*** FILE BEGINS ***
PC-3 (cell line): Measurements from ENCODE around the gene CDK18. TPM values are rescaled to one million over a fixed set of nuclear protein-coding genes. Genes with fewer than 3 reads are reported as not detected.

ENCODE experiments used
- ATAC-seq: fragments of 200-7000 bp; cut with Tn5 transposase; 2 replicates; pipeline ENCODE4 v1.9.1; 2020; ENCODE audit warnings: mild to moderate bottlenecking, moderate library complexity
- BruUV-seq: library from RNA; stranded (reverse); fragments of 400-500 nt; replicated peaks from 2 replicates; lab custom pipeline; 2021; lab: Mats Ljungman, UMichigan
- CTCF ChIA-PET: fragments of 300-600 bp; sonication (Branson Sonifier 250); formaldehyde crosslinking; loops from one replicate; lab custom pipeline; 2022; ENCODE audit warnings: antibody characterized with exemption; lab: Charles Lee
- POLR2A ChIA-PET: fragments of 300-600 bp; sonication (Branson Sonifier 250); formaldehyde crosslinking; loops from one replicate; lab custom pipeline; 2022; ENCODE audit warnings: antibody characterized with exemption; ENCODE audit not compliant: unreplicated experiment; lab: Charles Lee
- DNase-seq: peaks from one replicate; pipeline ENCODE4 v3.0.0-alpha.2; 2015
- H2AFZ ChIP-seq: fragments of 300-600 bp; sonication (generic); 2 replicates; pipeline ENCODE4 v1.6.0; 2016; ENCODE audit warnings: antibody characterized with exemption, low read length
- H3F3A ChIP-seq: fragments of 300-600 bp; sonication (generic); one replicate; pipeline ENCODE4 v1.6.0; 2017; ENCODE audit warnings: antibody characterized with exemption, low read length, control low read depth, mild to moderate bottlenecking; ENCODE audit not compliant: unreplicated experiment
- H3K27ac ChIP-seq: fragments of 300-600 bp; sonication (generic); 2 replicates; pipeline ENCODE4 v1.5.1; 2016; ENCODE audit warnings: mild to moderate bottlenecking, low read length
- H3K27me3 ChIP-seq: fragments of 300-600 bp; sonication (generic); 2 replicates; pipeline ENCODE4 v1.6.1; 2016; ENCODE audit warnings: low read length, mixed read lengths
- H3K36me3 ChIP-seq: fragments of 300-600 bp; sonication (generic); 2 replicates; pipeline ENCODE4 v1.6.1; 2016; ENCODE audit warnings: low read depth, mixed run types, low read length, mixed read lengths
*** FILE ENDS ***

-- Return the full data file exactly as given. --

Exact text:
PC-3 (cell line): Measurements from ENCODE around the gene CDK18. TPM values are rescaled to one million over a fixed set of nuclear protein-coding genes. Genes with fewer than 3 reads are reported as not detected.

ENCODE experiments used
- ATAC-seq: fragments of 200-7000 bp; cut with Tn5 transposase; 2 replicates; pipeline ENCODE4 v1.9.1; 2020; ENCODE audit warnings: mild to moderate bottlenecking, moderate library complexity
- BruUV-seq: library from RNA; stranded (reverse); fragments of 400-500 nt; replicated peaks from 2 replicates; lab custom pipeline; 2021; lab: Mats Ljungman, UMichigan
- CTCF ChIA-PET: fragments of 300-600 bp; sonication (Branson Sonifier 250); formaldehyde crosslinking; loops from one replicate; lab custom pipeline; 2022; ENCODE audit warnings: antibody characterized with exemption; lab: Charles Lee
- POLR2A ChIA-PET: fragments of 300-600 bp; sonication (Branson Sonifier 250); formaldehyde crosslinking; loops from one replicate; lab custom pipeline; 2022; ENCODE audit warnings: antibody characterized with exemption; ENCODE audit not compliant: unreplicated experiment; lab: Charles Lee
- DNase-seq: peaks from one replicate; pipeline ENCODE4 v3.0.0-alpha.2; 2015
- H2AFZ ChIP-seq: fragments of 300-600 bp; sonication (generic); 2 replicates; pipeline ENCODE4 v1.6.0; 2016; ENCODE audit warnings: antibody characterized with exemption, low read length
- H3F3A ChIP-seq: fragments of 300-600 bp; sonication (generic); one replicate; pipeline ENCODE4 v1.6.0; 2017; ENCODE audit warnings: antibody characterized with exemption, low read length, control low read depth, mild to moderate bottlenecking; ENCODE audit not compliant: unreplicated experiment
- H3K27ac ChIP-seq: fragments of 300-600 bp; sonication (generic); 2 replicates; pipeline ENCODE4 v1.5.1; 2016; ENCODE audit warnings: mild to moderate bottlenecking, low read length
- H3K27me3 ChIP-seq: fragments of 300-600 bp; sonication (generic); 2 replicates; pipeline ENCODE4 v1.6.1; 2016; ENCODE audit warnings: low read length, mixed read lengths
- H3K36me3 ChIP-seq: fragments of 300-600 bp; sonication (generic); 2 replicates; pipeline ENCODE4 v1.6.1; 2016; ENCODE audit warnings: low read depth, mixed run types, low read length, mixed read lengths